Alaska News Nightly: November 28, 2011

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House Ethics Committee Extends Probe of Rep. Young

Libby Casey, APRN – Washington DC

The Ethics Committee for the U.S. House is extending an investigation into possible violations by Congressman Don Young of Alaska.

Murkowski Calls For Investigation Into Why Justice Department Not Investigating Allen

Libby Casey, APRN – Washington DC

Senator Lisa Murkowski is calling for an investigation into why the Justice Department is not prosecuting former Veco executive Bill Allen.  He was accused of transporting an under-age girl across state lines for sex – a federal crime.  Murkowski has expressed frustration and disgust that Allen hasn’t been pursued for the alleged offense and told APRN last week she’s concerned the Justice Department might be giving him a pass because he helped them out during the trial of the late Senator Ted Stevens.  Allen was the government’s key witness in that case, which failed after it was revealed prosecutors were concealing evidence from Stevens’ lawyers.

Militia Leader Pleads Not Guilty to Federal Weapons Charges

Lori Townsend, APRN – Anchorage

A Fairbanks militia leader and two other people have pleaded not guilty to federal weapons charges.

Militia leader Francis Schaeffer Cox, along with Coleman Barney and Lonnie Vernon, were arraigned Monday in U.S. District Court in Anchorage.

The men had been charged with plotting to kill Alaska State Troopers and court officials, but those state charges were dropped after a judge determined that audio and video recordings were obtained without a search warrant.

Jill Burke is a reporter for Alaska Dispatch and was in the courtroom this morning.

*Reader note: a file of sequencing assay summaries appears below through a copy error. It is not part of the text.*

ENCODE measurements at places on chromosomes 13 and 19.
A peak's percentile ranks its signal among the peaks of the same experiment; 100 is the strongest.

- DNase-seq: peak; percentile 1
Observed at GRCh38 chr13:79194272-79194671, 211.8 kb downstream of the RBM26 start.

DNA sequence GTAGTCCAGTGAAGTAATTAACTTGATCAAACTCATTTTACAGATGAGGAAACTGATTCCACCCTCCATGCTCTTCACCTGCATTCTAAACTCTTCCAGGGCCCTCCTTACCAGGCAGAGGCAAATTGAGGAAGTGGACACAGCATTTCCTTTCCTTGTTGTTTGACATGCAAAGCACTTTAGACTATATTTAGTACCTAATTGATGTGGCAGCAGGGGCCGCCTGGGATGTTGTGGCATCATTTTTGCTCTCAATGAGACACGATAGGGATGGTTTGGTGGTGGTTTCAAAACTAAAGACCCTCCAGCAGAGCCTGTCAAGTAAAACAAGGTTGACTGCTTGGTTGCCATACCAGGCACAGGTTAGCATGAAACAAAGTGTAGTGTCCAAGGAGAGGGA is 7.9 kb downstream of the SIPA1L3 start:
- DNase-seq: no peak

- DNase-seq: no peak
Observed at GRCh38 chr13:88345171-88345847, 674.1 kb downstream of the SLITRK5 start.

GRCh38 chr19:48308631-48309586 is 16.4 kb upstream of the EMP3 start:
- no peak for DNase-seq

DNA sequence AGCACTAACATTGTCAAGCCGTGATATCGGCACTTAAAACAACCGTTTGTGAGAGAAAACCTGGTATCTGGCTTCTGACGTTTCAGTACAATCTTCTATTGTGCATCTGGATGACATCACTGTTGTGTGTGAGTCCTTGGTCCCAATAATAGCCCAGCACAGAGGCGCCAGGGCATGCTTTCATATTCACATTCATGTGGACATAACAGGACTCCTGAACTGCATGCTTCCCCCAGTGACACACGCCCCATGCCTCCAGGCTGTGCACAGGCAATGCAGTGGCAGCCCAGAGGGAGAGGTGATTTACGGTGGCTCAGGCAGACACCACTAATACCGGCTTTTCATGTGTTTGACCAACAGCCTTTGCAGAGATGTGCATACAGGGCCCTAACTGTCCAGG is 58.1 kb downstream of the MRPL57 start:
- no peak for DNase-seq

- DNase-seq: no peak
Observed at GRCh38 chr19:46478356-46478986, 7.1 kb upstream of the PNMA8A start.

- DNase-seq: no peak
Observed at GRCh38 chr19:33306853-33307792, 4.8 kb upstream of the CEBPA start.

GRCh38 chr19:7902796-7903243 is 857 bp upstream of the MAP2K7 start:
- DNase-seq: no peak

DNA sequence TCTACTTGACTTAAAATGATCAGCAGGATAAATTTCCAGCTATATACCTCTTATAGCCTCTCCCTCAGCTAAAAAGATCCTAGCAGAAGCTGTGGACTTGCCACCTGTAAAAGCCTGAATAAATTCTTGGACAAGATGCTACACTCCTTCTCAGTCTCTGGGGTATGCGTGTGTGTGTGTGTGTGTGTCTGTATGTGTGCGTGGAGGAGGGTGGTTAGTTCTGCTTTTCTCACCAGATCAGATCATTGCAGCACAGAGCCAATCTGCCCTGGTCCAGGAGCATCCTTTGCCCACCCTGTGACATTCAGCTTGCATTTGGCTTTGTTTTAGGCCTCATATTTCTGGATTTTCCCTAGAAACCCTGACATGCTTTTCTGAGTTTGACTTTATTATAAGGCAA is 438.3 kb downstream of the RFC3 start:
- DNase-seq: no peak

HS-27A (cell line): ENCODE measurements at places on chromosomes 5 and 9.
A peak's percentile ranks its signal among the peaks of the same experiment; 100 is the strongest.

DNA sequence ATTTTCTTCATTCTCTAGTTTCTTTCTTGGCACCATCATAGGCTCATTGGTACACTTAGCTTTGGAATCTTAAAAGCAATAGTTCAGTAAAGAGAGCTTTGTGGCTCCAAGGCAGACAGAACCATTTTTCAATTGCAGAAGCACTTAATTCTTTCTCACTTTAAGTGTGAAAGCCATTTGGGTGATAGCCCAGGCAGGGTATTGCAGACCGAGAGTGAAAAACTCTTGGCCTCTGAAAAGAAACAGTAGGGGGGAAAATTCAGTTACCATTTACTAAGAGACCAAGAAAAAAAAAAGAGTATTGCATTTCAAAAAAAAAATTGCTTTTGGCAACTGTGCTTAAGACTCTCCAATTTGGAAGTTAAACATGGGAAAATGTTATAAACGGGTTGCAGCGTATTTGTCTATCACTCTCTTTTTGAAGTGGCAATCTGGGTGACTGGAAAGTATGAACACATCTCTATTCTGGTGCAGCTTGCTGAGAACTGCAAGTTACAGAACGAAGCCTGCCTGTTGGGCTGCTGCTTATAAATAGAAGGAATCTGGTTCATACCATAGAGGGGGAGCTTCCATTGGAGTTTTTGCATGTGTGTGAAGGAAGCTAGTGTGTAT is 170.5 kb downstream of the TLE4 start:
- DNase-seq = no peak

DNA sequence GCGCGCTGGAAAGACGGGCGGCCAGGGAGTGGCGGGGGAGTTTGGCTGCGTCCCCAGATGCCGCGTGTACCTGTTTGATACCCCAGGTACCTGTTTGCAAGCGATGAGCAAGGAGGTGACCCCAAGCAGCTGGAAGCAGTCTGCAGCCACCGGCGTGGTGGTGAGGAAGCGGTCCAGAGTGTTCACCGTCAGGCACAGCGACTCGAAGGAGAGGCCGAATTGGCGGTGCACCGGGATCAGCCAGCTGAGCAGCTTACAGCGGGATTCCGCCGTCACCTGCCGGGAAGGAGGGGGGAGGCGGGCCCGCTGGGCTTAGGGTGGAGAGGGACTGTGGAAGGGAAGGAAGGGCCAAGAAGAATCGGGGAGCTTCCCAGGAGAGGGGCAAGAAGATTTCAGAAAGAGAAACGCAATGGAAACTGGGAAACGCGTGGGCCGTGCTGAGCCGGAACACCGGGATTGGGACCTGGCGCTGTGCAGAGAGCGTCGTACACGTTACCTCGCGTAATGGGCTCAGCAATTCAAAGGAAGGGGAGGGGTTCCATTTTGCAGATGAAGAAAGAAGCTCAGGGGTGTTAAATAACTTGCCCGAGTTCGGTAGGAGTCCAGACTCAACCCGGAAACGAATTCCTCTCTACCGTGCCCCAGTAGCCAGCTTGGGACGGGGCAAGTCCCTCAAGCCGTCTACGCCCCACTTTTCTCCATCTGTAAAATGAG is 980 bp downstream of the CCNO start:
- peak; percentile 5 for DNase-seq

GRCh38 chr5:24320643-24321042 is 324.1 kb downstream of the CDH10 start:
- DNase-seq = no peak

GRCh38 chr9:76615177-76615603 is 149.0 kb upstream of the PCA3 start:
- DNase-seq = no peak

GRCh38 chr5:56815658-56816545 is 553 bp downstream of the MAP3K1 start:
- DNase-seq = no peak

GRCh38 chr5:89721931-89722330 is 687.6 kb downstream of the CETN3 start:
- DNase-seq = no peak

New Buoy Network Could Help Determine Long-Term Impacts of Ocean Acidification

Dave Donaldson, APRN – Juneau

A proposal that will likely be before the legislature next session is looking for money to enlarge the state’s Ocean Acidification observation network. That would include new monitoring buoys to provide an early warning system that could help avoid an immediate fishing disaster – and help determine the long-term impacts of acidification.

Study Looks Into Health Effects of Climate Change in Alaska

Dan Bross, KUAC – Fairbanks

A study is looking at the human health effects of climate change in Alaska.  The Institute for Circumpolar Health Studies at the University of Alaska Anchorage is seven months into the year-long project tracking effects in southeast, interior and northwest arctic communities. During a recent teleconference on the study, Researcher David Driscoll said the project is taking a unique approach.

Driscoll is cautious about releasing findings given the study is not complete, and feedback may be very seasonal.  Fellow researcher Tenaya Sunbury said climate related impacts also vary according to region.

Sunbury said so far she’s had the most input from the northwest Alaska study communities of Pt. Hope, Kivilina and Noatak.

Sunbury said feedback from the participating interior communities of Anderson, Healy and Cantwell includes concerns about increased wildfires, and allergies. She says there are also mental health impacts.

Sunbury says southeast study participants in Angoon and Ketchikan have reported changes in wildlife, and the ability to harvest subsistence foods.  Other general climate related public health concerns include the potential for increases in insects and food borne illness. The ultimate goal of the climate change health study is to develop locally inspired mitigation strategies.

State Reexamines Alaska Class Ferry Cost

Ed Schoenfeld, CoastAlaska – Juneau

The state is reexamining its cost estimate for the first Alaska Class Ferry. And it’s likely to come in higher than the total allocated to construction.

UA Launches ‘Stay on Track’ Initiative

Erik Judson, APRN – Anchorage

The University of Alaska Anchorage joined the other campuses of the UA system last month in launching its “Stay on Track” initiative. The program calls for students to plan their classes and majors to be able to finish their undergraduate degrees in four years.

Black Friday Kicks Off Holiday Shopping in Wrangell

Charlotte Duren, KSTK – Wrangell

Most communities in Alaska don’t have big box stores. But that doesn’t mean residents in those places couldn’t participate in black Friday. KSTK’s Charlotte Duren talked to business owners and shoppers in downtown Wrangell and has this story.